***

Go to Rochelle’s Addicted to Purple site and use her Wednesday photo as a prompt to write a complete 100 word story.

Friday Fictioneers

Wrong For The Right Reasons

dinosaur

A very atypical Christian Apologist published a post where he admitted that he accepted that the Universe came into existence 13.8 Billion years ago, and the Earth and the Solar system coalesced about 4.5 Billion years ago. He believed in Evolution but, desperate to keep his God’s fingers in, he posited a Creator which nudged and guided Earth’s development, until Mankind reached the exalted pinnacle.

***

I could believe in a Creator like this. The 2 problems are; such a being would not need or want, to be worshiped, obeyed, or called “God.” Second, it would not be the omnipotent, create everything in a snap of a non-existent finger, prayer-answering, miracle producing, sin-punishing “God” that most Christians (especially Apologists) believe in.

***

Why would such a being not want to be recognized as what he is: God? And if he made everything to work a certain way, why would he not want us to avoid screwing that order up and breaking things, i.e., obey him?

Also, if he has the power to create all things, which would imply that he has the power to make things be different than they are, wouldn’t this constitute at least some loose sense of “omnipotent”?

***

I am amused, but confused, with your use of the phrase, “loose sense of ‘omnipotent.” This joins ‘a little bit pregnant,’ and ‘partly dead!’ It’s either/or, yes or no, it either is, or it isn’t.

What you have described is a version of the ‘Watchmaker God,’ wind the Universe up, and let it run, or the ‘Power-Steering God,’ which lets existence pilot itself. You have invented a Gardener God. Actually, perhaps ‘He’ is not God. Perhaps ‘It’ is not omnipotent, and is unable to create the Earth and mankind instantly, through ‘magic’, but only through careful tending. Maybe this creature (not ‘The Creator’) is fertilizing and planting Someone else’s garden.

It is not the all-powerful Being, who wants – needs – demands – to be blindly obeyed, and worshipped as “God.” Do ants in an ant farm worship the little boy whose bedroom they are in? Does a tulip pray to the gardener, to become a rose? Would the gardener hear? Or care? Or be willing or capable to do it?? What you have described is not ‘God,’ but merely a being with more knowledge and power than we have – yet.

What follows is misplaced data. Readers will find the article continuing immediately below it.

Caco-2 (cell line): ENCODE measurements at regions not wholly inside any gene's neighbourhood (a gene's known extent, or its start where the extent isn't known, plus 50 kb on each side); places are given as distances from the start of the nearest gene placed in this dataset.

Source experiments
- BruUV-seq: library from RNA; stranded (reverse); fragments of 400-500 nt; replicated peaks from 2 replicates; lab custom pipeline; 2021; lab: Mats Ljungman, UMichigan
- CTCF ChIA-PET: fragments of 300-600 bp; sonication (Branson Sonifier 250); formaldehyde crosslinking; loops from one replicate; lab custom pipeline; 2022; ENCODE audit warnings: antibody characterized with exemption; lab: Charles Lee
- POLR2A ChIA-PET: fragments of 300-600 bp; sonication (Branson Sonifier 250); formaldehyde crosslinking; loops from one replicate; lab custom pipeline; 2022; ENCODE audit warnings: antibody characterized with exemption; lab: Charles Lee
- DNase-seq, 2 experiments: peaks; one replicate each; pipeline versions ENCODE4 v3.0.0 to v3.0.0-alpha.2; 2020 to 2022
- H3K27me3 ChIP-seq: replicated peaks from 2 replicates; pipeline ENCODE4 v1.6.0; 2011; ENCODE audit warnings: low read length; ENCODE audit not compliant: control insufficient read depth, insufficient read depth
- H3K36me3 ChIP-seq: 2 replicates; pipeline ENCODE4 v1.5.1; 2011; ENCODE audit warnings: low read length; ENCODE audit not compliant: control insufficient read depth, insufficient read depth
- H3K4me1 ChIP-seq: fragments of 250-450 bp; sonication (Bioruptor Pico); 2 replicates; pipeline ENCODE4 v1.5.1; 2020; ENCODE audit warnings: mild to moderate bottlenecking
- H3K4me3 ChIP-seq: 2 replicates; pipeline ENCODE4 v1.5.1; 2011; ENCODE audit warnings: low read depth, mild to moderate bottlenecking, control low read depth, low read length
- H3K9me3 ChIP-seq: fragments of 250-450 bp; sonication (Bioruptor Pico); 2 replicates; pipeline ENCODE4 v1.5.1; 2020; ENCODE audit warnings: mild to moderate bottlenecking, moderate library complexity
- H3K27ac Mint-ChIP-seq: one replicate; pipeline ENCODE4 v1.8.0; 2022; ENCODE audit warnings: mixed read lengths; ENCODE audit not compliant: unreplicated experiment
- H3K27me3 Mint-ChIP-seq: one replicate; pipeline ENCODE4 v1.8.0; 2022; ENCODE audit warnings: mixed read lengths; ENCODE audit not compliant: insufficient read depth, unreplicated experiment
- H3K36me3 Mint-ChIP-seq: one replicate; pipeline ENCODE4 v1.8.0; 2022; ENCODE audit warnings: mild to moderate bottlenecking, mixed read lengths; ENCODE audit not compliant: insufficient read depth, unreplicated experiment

Why would you specify a predetermined order, and fear altering it? The purpose of doing, is learning. Change, and variety, is good. The wife raised some pepper plants on our deck. In one large planter, along with six jalapenos, we had a big tomato plant, apparently from a seed in the compost. It wasn’t wrong. It didn’t need to be controlled, or corrected. It was an interesting and educational occurrence. Vive le BLT!   😀

’19 A To Z Challenge – Z

AtoZ2019Letter Z

 

 

 

 

 

 

The sun goes down, the tide goes out.
People gather ‘round and they all begin to shout.
Hey, hey, Elmer Fudd
It’s a treat for the elite to know that Archon is no dud.

Avatar

Ray Charles – Mississippi Mud

At least I think those are the lyrics. Click above to hear Ray Charles sing it, and check me out. I don’t know whether All the People gathered ‘round and shouted. I know I did! This post is about the letter Z. I have survived the 2019 A To Z Challenge.

Survivor

For the letter U, I claimed that I had a Useless tale of absolutely nothing. For the final letter of the year, I turn it completely around, and give you a Useful tale about nothing. It is interesting, how many terms for nothing, cluster at the end of the alphabet. For the letter Z, I give you

ZERO
ZIP
ZILCH

These are not terms that you want to slip into the weekly production meeting.
What did you accomplish this week, Hodgens??
Zero, Boss. Real zip. Absolutely zilch! I read all the Dilbert cartoons, to keep up with Wally‘s antics.
Well, you can do all that nothing from home, because that’s what we’re going to pay you.

Wally

Be especially careful with that last one. I had a female co-worker who went into paroxysms at the mere sound of it. It was the first time I found out that there are people who get angry, or ill, just hearing or reading certain words – ‘Moist,’ anyone? 😳

Even in the song above, I thought that, to rhyme with the Mississippi Mud title, the real lyrics mentioned “Uncle Judd.” When I researched it, I found that they sang about ‘Uncle Dud’ (Dudley), which is just another word for nothing, nothing useful, nothing productive.

Speaking of duds…. either I missed a letter, or somebody slipped an extra week into the calendar. Two weeks from today is not the first week of April, to begin the challenge anew. I’ll have to get productive and compose an extra, ad lib post. An extra joke post, anyone??